NEW ORLEANS, LA – NOVEMBER 4: Cooper Kupp #18 of the Los Angeles Rams runs the ball after catching a pass during a game against the New Orleans Saints at Mercedes-Benz Superdome on November 4, 2018 in New Orleans, Louisiana. The Saints defeated the Rams 45-35. (Photo by Wesley Hitt/Getty Images)
The Los Angeles Rams have arguably the NFL’s best wide receiver trio in Cooper Kupp, Brandin Cooks, and Robert Woods. Each one of these three are valuable fantasy contributors, but Kupp easily has the widest range of outcomes. The third-year receiver has been a chain-moving expert and a red zone threat but is also coming off an ACL injury. He could be a low-end WR1, but he could just as easily need time to shake off the rust. Based on his ADP, is his upside worth the risk?
What to Do About Cooper Kupp in Fantasy Football
The Case for Kupp
When he’s at his best, Cooper Kupp is one of the most reliable and dependable receivers in fantasy football. Kupp played in eight games last year, recording 40 receptions for 566 yards and six touchdowns. His 14.4 fantasy points-per-game was the 13th-best in half-PPR scoring, but that doesn’t tell the full story. Kupp hardly played in a Week Six win against Denver due to an injury. When removing this game, Kupp provided WR1 production on a weekly basis.
The biggest reason for this is due to Kupp’s reliability out of the slot and his red zone prowess. Kupp spent 73.0% of his snaps in the slot, which obviously means he saw a lot of targets. Brandin Cooks might have more big-play potential, but Kupp is the primary read every time the Rams need to move the chains. This reliability gives him a safe floor, especially in PPR formats.
Where Kupp really gets his value is in the red zone. Slot receivers typically aren’t double-digit touchdown guys, but Cooper Kupp is a special breed. Last season, Kupp recorded six touchdowns during his eight games. Projecting touchdowns is dangerous, as touchdowns are inherently fickle and can vary from season to season. However, the Rams love to target Kupp in the red zone, so his production should be relatively stable. According to Pro Football Reference, the Rams targeted Kupp 11 times inside the red zone. He turned those targets into eight receptions and three touchdowns.
The Rams never truly figured out how to score through the air without Kupp. Jared Goff’s numbers plummeted without Kupp simply because nobody was capable of doing everything he could do. The Rams didn’t add any pass-catchers during the offseason, so they clearly expect Kupp to be ready for his old role.
It’s also worth noting that Kupp reportedly looks great. While he hasn’t seen any preseason action of note, multiple beat reporters say that Kupp looks better than ever in practice. Additionally, Pro Football Reference states that it’s “likely” Kupp suits up in Week One against the Carolina Panthers.
The Case Against Kupp
If Kupp hadn’t torn his ACL, he’d probably be a second- or third-round pick. Unfortunately, he tore his ACL, dramatically and justifiably affecting his draft stock. Coming back from an ACL injury is no easy task, especially for a player who relies on sharp cuts like Kupp.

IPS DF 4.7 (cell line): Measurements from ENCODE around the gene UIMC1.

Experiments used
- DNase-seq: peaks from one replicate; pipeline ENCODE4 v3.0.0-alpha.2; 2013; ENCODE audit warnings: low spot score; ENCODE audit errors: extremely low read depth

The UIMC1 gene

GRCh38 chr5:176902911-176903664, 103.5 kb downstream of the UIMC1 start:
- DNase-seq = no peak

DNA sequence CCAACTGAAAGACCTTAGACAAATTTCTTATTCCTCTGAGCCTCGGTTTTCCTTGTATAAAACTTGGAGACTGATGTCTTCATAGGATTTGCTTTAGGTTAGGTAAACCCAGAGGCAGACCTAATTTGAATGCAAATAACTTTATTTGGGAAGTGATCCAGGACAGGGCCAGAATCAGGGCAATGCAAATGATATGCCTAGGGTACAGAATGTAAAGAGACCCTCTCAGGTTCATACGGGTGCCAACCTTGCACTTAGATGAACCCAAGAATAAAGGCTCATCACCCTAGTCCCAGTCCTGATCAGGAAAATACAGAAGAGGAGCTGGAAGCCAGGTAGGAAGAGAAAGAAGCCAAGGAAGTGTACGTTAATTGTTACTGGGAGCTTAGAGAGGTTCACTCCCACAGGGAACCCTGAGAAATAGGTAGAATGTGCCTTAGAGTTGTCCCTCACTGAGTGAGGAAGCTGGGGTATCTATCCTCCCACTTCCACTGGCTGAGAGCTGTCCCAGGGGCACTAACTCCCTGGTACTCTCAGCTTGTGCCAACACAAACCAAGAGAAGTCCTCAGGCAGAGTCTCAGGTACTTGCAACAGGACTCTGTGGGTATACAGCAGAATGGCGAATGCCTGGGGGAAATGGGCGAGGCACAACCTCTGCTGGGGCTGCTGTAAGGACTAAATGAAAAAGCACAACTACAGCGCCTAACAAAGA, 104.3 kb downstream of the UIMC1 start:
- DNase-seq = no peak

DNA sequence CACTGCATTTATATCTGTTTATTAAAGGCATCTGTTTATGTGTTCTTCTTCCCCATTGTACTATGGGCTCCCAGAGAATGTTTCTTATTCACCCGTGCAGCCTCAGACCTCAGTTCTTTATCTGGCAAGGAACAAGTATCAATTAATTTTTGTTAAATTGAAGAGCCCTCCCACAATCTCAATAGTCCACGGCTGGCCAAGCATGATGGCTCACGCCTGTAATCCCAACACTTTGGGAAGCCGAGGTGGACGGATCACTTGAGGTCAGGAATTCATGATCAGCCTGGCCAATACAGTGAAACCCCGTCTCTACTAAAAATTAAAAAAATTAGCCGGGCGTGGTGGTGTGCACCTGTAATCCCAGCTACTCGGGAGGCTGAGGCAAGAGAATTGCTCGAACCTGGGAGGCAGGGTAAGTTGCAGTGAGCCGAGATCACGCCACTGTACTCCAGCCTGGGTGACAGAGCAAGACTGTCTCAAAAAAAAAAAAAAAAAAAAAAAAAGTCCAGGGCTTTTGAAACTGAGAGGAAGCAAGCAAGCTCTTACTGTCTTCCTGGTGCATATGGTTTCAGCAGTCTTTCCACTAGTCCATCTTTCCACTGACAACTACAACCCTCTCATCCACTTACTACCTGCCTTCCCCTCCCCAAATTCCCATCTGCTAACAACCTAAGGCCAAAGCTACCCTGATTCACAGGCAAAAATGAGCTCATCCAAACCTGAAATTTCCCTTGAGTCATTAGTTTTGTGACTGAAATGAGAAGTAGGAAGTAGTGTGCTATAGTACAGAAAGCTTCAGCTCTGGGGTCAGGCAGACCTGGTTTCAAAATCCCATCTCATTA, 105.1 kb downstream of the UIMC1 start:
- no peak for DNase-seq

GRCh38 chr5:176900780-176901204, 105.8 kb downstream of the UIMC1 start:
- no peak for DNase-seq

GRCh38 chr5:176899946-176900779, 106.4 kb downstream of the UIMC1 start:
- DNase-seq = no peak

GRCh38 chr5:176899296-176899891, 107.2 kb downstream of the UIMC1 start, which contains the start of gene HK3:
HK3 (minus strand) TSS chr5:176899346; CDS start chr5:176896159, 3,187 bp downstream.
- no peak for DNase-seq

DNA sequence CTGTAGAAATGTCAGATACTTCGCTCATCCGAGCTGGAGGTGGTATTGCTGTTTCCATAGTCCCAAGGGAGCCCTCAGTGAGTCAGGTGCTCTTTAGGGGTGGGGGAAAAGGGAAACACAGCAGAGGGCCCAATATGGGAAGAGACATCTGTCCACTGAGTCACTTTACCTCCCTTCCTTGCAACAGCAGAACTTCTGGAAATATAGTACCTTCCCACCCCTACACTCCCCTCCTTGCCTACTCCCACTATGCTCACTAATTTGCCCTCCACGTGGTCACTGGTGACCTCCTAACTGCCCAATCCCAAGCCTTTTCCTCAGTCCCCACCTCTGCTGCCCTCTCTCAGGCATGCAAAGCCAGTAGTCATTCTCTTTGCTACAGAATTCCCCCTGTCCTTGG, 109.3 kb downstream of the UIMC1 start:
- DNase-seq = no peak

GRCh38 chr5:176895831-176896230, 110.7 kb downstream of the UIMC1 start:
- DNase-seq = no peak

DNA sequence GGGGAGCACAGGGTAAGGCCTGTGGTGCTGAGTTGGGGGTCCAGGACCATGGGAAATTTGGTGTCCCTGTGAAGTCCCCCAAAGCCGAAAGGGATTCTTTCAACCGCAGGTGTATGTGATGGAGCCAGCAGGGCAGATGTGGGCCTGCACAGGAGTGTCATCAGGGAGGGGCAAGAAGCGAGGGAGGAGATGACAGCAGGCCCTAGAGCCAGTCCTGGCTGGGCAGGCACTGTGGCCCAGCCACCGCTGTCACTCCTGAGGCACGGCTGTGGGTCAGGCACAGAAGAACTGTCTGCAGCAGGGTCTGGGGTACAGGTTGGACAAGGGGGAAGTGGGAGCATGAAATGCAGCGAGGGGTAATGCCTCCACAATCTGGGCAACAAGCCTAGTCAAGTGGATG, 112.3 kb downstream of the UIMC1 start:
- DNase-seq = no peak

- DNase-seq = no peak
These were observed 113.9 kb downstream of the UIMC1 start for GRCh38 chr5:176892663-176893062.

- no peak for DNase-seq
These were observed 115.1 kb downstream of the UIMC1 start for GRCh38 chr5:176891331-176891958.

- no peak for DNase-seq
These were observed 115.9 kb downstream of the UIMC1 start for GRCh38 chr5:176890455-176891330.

That said, it isn’t impossible. The medical world has come a long way in recent years, and ACL tears aren’t the kiss of death they once were. Last year, Hunter Henry tore his ACL in April and managed to make it back for the playoffs. While he didn’t do much upon his return, the fact he made it back on the field shows that the timetable for recovery is shorter than ever.
The closest historical comparison to Cooper Kupp is Wes Welker. Welker tore his ACL back in Week 17 of the 2009 season yet managed to come back for the start of 2010. During that year, Welker recorded 86 receptions for 846 yards and seven touchdowns while appearing in all 16 games. He wasn’t quite himself, but he was still an above-average player despite having roughly seven months to rehab the injury.
Welker tore his ACL in January, while Kupp tore his in November. This gives him roughly two more months of rehab than Welker had, which is obviously good news for Kupp. Additionally, Welker suffered his ACL tear almost a decade ago. Advancements in ACL recovery should make Kupp’s rehab easier than Welker’s. Kupp could still experience a dip in production, but it probably won’t be as noticeable as Welker’s.
Cooper Kupp Average Draft Position
As of this posting, Fantasy Football Calculator has Cooper Kupp going off the board with the 47th pick in half-point PPR scoring formats. This places him in the same range as guys like Tyler Lockett, Kenny Golladay, and T.Y. Hilton.
This is the perfect place to grab Kupp, as he has great odds of outplaying this draft selection. When healthy, he was the Rams most productive wide receiver from a fantasy perspective and played like a low-end WR1. Asking him to play like his old self right out of the gate is asking for a lot, but he should be able to put up 80-90% of his old production.
Kupp is arguably the most important part of the Rams passing attack and the best red zone threat in a high-scoring offense. He’s reportedly even more agile now than he was before and is a full-go in practice. Even if he can’t give you WR1 production, he should still be a high-end WR2 with a reliable floor and touchdown upside.
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